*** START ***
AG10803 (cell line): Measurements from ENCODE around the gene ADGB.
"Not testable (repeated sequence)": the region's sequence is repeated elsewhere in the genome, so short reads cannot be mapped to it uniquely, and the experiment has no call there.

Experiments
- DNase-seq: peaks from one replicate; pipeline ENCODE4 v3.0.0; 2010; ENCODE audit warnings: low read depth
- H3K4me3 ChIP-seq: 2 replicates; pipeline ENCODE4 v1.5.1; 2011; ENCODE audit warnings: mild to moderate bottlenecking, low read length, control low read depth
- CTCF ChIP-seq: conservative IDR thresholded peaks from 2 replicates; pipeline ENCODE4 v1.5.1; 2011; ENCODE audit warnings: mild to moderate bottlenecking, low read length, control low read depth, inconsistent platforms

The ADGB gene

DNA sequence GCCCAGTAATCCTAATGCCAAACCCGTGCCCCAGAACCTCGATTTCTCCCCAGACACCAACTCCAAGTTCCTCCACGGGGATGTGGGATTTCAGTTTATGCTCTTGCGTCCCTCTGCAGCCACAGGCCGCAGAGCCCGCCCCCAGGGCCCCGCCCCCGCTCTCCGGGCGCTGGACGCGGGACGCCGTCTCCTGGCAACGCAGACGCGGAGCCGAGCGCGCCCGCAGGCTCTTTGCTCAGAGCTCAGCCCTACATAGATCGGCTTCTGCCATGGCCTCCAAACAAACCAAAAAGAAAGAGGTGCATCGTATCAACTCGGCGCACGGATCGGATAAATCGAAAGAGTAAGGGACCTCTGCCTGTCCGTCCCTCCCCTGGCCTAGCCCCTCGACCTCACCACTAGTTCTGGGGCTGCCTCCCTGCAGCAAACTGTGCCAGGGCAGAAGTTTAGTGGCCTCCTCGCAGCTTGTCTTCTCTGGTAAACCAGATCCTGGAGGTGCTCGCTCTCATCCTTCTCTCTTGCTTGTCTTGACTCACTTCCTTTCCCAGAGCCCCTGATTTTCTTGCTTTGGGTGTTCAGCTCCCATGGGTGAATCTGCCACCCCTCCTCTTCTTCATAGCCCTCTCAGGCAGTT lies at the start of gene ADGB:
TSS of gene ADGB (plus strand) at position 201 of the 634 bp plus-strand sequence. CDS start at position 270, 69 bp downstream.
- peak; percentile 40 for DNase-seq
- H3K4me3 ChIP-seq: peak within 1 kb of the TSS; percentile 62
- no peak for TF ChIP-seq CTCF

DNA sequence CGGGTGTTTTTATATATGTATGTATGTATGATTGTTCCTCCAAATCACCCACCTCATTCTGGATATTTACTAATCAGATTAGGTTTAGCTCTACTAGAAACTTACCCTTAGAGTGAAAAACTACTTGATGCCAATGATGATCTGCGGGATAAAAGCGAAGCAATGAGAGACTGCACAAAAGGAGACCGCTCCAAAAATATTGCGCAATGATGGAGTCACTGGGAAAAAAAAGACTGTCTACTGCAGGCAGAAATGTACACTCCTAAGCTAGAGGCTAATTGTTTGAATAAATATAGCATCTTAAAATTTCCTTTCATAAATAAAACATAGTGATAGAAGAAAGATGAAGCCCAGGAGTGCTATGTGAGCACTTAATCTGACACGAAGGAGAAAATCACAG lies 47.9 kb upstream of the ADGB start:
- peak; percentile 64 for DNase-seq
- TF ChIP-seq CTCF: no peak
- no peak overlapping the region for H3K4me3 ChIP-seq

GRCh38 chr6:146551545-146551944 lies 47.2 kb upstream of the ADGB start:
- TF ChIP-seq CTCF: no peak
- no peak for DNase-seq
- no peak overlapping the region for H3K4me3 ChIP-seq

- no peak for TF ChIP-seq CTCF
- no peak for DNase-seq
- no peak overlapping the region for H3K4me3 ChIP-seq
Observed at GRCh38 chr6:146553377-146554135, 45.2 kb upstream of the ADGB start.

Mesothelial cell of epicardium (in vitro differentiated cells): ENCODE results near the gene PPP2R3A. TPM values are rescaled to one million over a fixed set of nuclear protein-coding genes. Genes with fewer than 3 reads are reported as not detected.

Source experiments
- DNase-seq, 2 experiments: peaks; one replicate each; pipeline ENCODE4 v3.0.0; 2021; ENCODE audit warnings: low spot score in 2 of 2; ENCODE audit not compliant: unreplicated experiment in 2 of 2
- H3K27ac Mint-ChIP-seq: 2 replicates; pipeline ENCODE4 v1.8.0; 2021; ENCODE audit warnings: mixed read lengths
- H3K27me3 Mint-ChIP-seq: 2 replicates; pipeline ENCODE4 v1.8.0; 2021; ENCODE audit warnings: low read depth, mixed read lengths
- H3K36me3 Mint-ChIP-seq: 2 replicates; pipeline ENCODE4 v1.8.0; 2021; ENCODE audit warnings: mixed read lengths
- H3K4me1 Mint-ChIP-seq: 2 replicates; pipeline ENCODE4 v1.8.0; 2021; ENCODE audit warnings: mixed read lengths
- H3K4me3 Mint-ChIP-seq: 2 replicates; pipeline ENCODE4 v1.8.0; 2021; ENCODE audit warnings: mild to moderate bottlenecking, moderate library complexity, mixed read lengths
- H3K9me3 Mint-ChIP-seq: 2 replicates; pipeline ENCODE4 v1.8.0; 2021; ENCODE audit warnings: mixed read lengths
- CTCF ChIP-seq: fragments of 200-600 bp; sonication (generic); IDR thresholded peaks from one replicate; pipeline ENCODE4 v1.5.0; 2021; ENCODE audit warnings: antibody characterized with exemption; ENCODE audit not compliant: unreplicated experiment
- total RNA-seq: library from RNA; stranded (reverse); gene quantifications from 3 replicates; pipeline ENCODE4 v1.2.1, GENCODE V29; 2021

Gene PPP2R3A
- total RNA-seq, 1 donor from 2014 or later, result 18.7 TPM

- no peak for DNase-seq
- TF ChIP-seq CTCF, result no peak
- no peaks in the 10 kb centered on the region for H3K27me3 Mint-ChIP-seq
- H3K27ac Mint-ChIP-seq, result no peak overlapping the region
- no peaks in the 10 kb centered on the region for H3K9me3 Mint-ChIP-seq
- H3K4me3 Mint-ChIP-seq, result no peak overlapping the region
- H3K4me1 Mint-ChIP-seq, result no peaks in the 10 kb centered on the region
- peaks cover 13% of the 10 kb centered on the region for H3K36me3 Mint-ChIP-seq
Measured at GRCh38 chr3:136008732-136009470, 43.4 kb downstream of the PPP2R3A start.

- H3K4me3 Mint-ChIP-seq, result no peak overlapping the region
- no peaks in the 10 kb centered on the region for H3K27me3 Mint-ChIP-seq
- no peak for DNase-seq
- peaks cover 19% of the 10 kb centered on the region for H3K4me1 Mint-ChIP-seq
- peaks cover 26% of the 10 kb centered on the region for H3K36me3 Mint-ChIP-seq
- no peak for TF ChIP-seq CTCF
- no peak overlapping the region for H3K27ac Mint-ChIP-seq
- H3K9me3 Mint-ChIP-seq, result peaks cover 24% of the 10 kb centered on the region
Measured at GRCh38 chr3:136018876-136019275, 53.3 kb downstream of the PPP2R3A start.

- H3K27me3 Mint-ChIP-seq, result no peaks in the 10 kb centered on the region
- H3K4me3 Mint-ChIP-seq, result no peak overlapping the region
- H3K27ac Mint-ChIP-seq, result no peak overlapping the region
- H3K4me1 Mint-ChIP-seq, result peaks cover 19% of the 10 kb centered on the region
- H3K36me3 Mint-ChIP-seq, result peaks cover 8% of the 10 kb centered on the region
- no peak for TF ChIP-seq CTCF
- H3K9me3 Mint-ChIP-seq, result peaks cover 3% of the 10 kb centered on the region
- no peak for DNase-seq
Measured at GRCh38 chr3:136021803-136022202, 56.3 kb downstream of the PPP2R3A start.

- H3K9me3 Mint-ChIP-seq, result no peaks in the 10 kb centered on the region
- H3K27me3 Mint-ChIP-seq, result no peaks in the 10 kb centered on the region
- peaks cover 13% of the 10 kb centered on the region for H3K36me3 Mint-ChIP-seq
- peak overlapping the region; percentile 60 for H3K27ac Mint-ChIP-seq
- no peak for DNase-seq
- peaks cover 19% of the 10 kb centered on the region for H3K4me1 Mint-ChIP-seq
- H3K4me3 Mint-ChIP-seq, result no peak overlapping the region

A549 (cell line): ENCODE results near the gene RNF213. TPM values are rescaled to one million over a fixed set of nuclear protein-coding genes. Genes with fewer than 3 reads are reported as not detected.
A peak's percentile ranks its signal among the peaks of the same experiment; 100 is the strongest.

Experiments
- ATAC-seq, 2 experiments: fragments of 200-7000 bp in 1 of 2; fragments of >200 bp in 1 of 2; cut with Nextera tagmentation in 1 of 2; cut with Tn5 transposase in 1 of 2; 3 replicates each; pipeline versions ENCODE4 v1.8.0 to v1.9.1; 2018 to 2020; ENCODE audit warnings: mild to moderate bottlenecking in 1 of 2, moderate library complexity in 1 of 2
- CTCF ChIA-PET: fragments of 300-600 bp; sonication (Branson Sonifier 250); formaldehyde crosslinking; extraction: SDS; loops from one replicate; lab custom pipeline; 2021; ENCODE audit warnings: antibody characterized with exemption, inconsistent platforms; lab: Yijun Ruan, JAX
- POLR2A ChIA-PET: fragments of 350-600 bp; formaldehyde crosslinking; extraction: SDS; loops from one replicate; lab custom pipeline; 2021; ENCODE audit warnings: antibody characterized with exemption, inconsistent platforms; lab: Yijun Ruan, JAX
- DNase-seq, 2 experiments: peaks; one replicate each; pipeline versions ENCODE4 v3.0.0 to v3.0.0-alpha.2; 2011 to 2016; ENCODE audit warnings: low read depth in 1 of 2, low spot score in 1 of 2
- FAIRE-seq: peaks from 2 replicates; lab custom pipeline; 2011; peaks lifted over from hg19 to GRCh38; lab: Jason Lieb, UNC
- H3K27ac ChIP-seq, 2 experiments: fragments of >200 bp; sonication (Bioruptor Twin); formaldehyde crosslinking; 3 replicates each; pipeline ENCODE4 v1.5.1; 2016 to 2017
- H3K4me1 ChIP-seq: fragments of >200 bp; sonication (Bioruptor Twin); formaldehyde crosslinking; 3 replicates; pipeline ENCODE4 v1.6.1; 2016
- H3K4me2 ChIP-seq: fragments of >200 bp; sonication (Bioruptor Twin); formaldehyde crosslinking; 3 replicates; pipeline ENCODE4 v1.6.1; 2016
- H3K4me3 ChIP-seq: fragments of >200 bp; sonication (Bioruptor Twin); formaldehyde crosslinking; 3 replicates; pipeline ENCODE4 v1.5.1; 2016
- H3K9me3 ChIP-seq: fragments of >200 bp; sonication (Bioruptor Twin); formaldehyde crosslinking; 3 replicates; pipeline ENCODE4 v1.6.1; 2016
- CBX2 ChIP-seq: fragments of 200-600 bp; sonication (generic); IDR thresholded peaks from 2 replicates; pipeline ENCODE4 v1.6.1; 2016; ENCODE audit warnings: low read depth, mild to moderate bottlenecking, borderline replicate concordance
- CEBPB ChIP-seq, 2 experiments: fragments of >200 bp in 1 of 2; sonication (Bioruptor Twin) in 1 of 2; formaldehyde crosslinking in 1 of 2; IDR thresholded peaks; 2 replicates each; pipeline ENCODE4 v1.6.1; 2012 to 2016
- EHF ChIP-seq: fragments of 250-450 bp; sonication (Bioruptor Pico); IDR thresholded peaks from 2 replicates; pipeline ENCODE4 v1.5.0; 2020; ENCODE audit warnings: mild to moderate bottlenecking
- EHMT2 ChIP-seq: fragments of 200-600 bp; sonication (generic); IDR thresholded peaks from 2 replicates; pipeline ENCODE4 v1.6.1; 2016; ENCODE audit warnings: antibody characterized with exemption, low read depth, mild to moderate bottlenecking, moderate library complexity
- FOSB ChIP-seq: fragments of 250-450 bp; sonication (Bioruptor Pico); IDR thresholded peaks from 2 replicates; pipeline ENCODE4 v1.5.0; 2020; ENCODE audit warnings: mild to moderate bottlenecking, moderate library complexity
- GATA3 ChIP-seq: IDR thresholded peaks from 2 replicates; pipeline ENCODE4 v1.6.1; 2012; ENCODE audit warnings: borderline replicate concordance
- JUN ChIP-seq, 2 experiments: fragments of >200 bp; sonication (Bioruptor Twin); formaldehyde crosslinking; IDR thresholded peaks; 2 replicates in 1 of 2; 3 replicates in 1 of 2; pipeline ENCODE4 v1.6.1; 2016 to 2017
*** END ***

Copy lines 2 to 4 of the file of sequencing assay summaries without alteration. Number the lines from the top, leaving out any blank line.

"Not testable (repeated sequence)": the region's sequence is repeated elsewhere in the genome, so short reads cannot be mapped to it uniquely, and the experiment has no call there.

Experiments
- DNase-seq: peaks from one replicate; pipeline ENCODE4 v3.0.0; 2010; ENCODE audit warnings: low read depth